Cloud Architecture brings the internet to a whole new level. It allows powerful programs to be hosted on remote servers and accessed by any internet connected device worldwide.
Container Platforms make it easy to build and deploy those convenient cloud programs. Most Container Platforms Solutions and other Native Cloud Applications (NCA) are optimized for performance in a Cloud Environment. Having these powerful tools accessible on the go is great for modern business. It is no longer necessary to bunch up all the workers in the same place during banking hours for collaboration and coordination.
Here are some interesting things about Cloud Native (NCA) and Container Platforms.
Container Platform based programs can run offline – It is possible to build applications using container platforms that would function without an internet connection. It is not possible for cloud-native applications which are mostly browser-based and its end-points are simply that, user access end-points.
However, it is possible to build self-contained fully functional applications on a Container Platform. And some of these programs can be used offline. In contrast, NCAs need an internet connection to function. It doesn’t matter if the internet connection is from mobile data or a hardwired connection. It’s the same. Cloud Native Applications need access to the public network to perform.
Container Platforms and Cloud-Native are not the same nor are they interchangeable – Container Platform is an architecture. It is a set of tools, theories, and programs designed to implement Information Technology. It is possible to build Cloud-Native programs and applications using Container Platforms. However, not all Cloud-Native programs are necessarily made using container platforms. Tools such as Docker or Red Hat OpenShift, an enterprise-level Kubernetes, can be used to develop container platform based programs, but it doesn’t necessarily have to be cloud-native.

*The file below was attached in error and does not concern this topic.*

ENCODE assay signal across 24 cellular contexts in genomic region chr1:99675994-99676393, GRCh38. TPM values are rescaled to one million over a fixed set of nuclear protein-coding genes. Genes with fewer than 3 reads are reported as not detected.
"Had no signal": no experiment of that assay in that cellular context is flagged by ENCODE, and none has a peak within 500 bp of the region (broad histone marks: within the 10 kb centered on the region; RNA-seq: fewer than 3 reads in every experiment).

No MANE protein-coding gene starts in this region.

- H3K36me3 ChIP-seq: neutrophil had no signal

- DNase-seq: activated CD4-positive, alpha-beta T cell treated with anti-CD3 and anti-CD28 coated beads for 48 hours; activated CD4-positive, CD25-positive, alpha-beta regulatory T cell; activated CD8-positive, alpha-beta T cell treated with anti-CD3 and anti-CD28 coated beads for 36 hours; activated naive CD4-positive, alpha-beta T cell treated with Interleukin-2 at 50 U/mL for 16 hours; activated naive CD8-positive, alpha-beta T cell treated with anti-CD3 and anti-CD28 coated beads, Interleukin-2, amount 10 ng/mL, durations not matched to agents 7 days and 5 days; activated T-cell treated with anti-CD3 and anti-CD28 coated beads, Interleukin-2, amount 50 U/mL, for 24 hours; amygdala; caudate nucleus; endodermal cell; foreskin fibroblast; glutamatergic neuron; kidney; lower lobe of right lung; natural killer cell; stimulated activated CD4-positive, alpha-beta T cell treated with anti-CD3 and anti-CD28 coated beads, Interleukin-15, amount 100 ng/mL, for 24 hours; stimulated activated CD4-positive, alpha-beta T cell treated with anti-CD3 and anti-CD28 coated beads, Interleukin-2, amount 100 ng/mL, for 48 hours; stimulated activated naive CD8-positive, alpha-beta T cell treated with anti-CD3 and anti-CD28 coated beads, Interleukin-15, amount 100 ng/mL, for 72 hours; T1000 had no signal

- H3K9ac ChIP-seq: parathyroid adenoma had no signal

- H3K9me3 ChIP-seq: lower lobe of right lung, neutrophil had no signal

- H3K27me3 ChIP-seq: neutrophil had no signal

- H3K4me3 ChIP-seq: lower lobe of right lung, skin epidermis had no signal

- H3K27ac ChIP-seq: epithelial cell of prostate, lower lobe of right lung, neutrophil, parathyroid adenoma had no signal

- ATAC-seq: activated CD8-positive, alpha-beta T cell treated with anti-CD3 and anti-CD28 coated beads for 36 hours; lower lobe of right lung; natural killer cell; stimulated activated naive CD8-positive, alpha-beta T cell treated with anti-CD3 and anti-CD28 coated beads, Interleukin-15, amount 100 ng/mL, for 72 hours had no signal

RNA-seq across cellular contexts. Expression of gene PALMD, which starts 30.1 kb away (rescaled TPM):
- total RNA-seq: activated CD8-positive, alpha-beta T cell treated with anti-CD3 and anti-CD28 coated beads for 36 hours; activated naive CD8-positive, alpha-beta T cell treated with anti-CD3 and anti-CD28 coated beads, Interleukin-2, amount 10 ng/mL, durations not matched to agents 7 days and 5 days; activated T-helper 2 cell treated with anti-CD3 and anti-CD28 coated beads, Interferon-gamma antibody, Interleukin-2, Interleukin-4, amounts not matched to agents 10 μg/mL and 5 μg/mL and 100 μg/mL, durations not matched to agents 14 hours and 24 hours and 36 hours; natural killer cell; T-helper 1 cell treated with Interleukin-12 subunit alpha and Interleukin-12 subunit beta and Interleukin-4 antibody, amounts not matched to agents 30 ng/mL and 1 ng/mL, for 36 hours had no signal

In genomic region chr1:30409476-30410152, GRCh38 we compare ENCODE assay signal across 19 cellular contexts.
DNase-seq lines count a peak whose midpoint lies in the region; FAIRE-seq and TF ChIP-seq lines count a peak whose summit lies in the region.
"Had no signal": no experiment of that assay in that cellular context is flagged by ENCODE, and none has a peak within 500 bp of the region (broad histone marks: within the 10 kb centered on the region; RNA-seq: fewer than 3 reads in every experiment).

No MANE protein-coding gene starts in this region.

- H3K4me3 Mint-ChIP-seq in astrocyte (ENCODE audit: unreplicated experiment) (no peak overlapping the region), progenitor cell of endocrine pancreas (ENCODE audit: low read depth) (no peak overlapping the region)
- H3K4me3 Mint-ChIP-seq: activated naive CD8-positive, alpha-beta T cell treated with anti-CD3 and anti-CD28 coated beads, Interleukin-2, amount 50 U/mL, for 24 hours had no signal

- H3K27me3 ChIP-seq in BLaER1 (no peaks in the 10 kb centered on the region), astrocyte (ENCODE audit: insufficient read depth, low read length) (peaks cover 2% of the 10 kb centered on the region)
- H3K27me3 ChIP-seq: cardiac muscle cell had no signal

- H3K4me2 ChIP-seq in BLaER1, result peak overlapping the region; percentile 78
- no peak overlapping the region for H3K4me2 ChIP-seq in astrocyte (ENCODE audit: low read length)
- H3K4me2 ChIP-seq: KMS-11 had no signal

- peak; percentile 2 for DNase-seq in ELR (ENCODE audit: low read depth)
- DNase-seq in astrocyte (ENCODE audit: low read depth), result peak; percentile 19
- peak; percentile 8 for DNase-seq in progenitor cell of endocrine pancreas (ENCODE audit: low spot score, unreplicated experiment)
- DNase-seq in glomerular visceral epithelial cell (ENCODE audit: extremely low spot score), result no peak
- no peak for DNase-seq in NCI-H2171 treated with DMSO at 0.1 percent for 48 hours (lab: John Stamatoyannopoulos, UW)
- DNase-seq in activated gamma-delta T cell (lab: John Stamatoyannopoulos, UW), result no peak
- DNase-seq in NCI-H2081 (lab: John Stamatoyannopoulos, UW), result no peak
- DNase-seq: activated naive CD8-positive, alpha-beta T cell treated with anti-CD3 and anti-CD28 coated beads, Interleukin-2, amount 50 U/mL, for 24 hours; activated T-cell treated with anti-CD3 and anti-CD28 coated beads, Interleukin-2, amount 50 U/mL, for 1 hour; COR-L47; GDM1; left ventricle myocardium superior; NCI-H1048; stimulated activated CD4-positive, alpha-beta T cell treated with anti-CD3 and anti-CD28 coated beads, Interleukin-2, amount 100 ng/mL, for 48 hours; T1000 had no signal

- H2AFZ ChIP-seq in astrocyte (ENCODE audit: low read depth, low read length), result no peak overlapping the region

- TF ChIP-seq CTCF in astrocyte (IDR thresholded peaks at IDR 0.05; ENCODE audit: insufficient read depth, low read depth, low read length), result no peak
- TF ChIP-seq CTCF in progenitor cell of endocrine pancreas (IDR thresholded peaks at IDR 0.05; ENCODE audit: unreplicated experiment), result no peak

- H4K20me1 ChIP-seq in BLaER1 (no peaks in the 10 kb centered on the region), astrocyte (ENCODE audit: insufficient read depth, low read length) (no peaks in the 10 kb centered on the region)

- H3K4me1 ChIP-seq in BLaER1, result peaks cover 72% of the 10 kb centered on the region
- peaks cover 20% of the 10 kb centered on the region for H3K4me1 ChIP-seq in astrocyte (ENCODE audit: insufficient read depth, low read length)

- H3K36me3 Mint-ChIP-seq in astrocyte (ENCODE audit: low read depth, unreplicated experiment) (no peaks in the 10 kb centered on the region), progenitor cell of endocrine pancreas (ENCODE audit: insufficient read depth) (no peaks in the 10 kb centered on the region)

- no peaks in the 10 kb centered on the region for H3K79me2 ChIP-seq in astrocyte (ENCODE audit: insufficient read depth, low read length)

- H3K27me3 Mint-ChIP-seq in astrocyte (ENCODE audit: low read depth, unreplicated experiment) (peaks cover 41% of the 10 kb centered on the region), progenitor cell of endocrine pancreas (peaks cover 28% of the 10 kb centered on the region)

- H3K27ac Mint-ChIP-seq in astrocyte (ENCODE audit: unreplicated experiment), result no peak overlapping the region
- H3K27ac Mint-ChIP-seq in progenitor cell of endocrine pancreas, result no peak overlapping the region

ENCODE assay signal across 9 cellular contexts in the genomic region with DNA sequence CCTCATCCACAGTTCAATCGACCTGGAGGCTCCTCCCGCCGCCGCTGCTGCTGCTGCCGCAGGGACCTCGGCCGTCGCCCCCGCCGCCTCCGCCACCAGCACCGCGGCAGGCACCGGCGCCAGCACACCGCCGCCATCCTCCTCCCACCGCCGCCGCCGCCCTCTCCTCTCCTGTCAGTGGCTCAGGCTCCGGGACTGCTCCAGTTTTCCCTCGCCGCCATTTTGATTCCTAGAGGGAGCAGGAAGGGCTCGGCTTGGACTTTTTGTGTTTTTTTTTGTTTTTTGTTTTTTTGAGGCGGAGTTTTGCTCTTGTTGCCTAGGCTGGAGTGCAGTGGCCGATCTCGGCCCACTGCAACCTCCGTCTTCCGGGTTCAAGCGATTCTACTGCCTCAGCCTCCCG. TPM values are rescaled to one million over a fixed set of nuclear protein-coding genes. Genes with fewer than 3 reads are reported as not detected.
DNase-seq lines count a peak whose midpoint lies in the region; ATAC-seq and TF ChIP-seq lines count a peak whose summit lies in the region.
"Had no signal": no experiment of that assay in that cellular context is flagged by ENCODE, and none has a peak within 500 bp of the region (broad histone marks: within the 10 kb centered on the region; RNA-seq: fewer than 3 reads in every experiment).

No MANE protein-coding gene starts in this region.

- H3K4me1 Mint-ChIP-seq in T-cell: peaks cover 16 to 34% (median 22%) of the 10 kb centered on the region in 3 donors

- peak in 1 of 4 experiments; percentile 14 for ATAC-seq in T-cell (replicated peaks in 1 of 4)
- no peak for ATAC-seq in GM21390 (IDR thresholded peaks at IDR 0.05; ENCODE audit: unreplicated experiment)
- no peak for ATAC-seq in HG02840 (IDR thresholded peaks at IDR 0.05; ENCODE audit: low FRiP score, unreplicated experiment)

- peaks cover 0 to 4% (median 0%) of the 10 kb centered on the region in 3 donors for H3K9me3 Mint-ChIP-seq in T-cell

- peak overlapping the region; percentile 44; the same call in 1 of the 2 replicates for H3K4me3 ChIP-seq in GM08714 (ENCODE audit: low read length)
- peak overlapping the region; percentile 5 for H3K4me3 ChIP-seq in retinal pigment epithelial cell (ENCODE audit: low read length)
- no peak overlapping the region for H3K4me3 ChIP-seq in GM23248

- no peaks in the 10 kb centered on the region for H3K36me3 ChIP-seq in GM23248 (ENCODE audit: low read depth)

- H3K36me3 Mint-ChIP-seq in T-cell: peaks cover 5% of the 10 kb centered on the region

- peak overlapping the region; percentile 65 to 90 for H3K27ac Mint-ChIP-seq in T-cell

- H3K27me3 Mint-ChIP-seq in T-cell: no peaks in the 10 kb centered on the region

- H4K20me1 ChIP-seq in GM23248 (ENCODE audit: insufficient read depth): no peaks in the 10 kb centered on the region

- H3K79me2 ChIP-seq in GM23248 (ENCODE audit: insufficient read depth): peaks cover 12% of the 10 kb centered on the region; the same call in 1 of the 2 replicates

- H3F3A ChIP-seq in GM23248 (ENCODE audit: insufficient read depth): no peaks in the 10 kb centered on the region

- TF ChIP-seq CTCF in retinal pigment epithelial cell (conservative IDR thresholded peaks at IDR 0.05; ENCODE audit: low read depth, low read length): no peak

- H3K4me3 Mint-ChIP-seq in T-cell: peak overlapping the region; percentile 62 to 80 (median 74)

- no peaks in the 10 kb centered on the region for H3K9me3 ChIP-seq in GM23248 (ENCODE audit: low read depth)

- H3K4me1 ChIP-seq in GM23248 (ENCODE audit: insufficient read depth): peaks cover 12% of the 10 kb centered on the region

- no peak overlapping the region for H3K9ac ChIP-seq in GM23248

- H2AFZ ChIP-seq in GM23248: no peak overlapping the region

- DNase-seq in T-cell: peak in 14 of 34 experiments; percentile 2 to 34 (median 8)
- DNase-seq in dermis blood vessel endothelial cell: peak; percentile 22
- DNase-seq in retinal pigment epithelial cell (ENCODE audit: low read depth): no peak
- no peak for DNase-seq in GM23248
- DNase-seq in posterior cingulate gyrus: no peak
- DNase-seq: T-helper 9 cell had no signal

Cloud Native applications are Information Technology systems, programs, SaaS, PaaS and others that are optimized for the cloud environment. They can be built using non-Container Platform technologies such as Python, AJAX, Html5, Java, .net, C and its derivatives, RoR, or a mixture of all of the above. A good example of this is the Microsoft Dropbox.
System Containers and Virtual Machines are more or less the same – They are similar in a way that they create a “guest operating system environment” running on a physical machine with its own OS.
System containers in effect, replace the need for a virtual machine. Like almost anything on IT, there are pros and cons on using system containers over virtual machines. It would depend on your requirements and what works best with your current infrastructure.
Virtualization and Cloud Native are also two different things. Cloud Native systems can run on a virtual machine and on a system container. It is important to remember that a container can be either an application container or a system container. An application container is a program like Cloud Native apps. A system container is a virtual OS executor like a virtual machine.
Generally speaking, Container Platforms with their own system container use less hardware resources than a virtual machine. Application containers can be programmed to perform similar functions to a cloud-native app developed using other languages and architectures. Given all that, Container Platforms solutions can do more in the same hardware environment than other architectures, cloud-native or otherwise.